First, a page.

As climate changes, coastal homeowners are potentially crucial actors in reducing the risks to property and human life from rising seas and increased hurricane activity. Absent strict, enforceable regulations mandating retrofitting of existing homes or major changes in homeowner insurance requirements, coastal resilience in a changing climate will largely reflect private, voluntary decisions of millions of individuals. However, research is scarce on the extent of structural vulnerabilities among US coastal homes and the mitigation measures that homeowners are taking or plan to take. Research devoted to disaster preparedness routinely neglects the specific actions of homeowners as consumers of structural mitigation products, despite the fact that such mitigation is the most cost-effective means to reduce losses. We attempt to fill this important gap with a new Coastal Homeowner Survey and indices designed to measure structural vulnerabilities and homeowner actions and intentions to address vulnerabilities. We conducted a pilot study of 662 respondents in one of the most frequently exposed US coastal communities, New Hanover County, North Carolina. We find that, on average, homes are minimally protected, with homeowners taking few actions to address structural vulnerabilities and not considering taking further action. We also find that the perceived cost of mitigation cannot sufficiently explain the lack of action, implying that other factors are at play. Subsequent research will use the remaining pilot survey data to analyze correlates of these indices to inform private and public sector stakeholders on how to incentivize risk reduction through structural mitigations.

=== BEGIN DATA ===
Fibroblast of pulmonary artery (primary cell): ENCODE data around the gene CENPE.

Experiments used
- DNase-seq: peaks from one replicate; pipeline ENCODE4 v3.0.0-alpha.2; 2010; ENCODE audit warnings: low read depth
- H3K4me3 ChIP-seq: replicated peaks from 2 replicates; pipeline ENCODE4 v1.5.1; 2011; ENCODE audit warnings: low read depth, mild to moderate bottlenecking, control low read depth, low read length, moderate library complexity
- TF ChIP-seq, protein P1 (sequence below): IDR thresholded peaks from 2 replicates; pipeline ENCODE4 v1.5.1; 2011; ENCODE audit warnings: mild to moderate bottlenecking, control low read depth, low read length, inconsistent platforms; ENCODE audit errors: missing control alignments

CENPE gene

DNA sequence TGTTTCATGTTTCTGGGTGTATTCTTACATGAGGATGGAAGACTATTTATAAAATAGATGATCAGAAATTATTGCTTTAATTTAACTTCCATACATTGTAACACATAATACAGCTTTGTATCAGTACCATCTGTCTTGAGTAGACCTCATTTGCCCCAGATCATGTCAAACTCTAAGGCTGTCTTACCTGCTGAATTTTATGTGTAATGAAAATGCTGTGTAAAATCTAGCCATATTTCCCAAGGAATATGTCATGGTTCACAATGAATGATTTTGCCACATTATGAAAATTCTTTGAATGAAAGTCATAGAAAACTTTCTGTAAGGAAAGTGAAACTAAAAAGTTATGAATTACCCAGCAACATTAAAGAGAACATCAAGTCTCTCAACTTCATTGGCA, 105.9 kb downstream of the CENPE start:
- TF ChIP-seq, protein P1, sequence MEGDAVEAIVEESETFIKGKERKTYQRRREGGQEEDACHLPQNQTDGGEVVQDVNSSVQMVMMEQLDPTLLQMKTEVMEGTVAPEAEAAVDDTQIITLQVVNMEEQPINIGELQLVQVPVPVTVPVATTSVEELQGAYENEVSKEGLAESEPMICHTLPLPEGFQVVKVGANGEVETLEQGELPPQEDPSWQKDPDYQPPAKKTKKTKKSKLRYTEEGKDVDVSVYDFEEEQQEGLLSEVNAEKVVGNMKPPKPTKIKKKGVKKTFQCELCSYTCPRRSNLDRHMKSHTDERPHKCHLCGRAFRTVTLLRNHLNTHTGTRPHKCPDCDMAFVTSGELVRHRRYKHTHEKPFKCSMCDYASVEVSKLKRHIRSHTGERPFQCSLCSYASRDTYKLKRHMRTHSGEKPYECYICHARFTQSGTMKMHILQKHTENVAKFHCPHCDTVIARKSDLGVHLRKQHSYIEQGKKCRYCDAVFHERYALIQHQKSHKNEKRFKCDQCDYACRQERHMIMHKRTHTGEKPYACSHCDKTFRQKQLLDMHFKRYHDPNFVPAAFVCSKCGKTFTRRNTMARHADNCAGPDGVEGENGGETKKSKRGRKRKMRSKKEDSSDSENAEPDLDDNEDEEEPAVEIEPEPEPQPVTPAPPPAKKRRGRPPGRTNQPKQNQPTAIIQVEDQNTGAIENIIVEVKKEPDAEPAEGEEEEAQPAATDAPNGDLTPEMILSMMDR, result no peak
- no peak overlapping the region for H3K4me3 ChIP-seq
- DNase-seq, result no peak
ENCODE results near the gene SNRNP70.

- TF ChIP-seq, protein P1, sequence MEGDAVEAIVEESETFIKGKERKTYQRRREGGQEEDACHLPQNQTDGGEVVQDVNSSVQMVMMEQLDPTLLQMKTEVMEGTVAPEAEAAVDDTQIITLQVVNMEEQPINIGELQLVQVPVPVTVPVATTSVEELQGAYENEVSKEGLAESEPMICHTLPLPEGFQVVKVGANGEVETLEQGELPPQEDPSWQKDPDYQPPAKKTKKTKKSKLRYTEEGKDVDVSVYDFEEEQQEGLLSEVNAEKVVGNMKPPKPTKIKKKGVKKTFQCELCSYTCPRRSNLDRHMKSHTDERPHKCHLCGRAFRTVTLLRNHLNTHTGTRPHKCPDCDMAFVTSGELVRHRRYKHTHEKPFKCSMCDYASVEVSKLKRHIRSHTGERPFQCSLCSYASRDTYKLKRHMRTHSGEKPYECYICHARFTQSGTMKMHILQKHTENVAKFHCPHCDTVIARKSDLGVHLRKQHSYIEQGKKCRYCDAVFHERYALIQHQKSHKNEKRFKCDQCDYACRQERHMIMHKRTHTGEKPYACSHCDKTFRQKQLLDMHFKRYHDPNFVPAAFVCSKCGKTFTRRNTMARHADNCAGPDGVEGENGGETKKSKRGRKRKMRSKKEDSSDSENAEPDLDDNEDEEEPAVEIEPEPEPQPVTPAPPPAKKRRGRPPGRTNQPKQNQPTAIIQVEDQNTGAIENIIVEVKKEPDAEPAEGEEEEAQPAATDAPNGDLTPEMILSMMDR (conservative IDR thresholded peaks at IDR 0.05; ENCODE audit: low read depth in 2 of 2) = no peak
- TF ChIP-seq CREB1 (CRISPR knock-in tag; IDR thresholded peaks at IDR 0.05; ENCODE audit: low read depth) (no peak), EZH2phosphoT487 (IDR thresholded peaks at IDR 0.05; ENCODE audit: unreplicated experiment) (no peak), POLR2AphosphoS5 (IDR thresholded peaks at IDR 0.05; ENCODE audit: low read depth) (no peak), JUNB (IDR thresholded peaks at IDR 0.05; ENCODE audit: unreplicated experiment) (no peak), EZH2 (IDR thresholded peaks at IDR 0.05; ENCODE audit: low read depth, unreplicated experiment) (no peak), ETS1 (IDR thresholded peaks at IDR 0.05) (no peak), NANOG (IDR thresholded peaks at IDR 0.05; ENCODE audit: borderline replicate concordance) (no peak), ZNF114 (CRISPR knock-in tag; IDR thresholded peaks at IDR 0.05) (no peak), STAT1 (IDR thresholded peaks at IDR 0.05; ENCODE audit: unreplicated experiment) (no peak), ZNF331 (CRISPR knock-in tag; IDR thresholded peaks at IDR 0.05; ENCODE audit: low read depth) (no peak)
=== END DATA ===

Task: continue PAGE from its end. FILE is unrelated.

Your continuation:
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The authors gratefully acknowledge the financial support of Notre Dame’s Environmental Change Initiative (ECI) and its Global Adaptation Index (ND-GAIN) for the pilot of the Coastal Homeowner Survey in North Carolina. The authors recognize the ongoing collaboration with the Insurance Institute for Business and Home Safety and with their partnering survey research firm, SSRS. The first author recognizes the support of the Andrew W. Mellon New Directions Fellowship for training in ecology and environmental law. The authors also thank discussants/participants at the Adapting to Climate Change Workshop at the University of Notre Dame, as well as the reviewers of this manuscript, for their feedback on this work.
This article is part of a Special Issue on “Adapting to Water Impacts of Climate Change” edited by Debra Javeline, Nives Dolšak, and Aseem Prakash.
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Javeline, D., Kijewski-Correa, T. Coastal homeowners in a changing climate. Climatic Change 152, 259–274 (2019). https://doi.org/10.1007/s10584-018-2257-4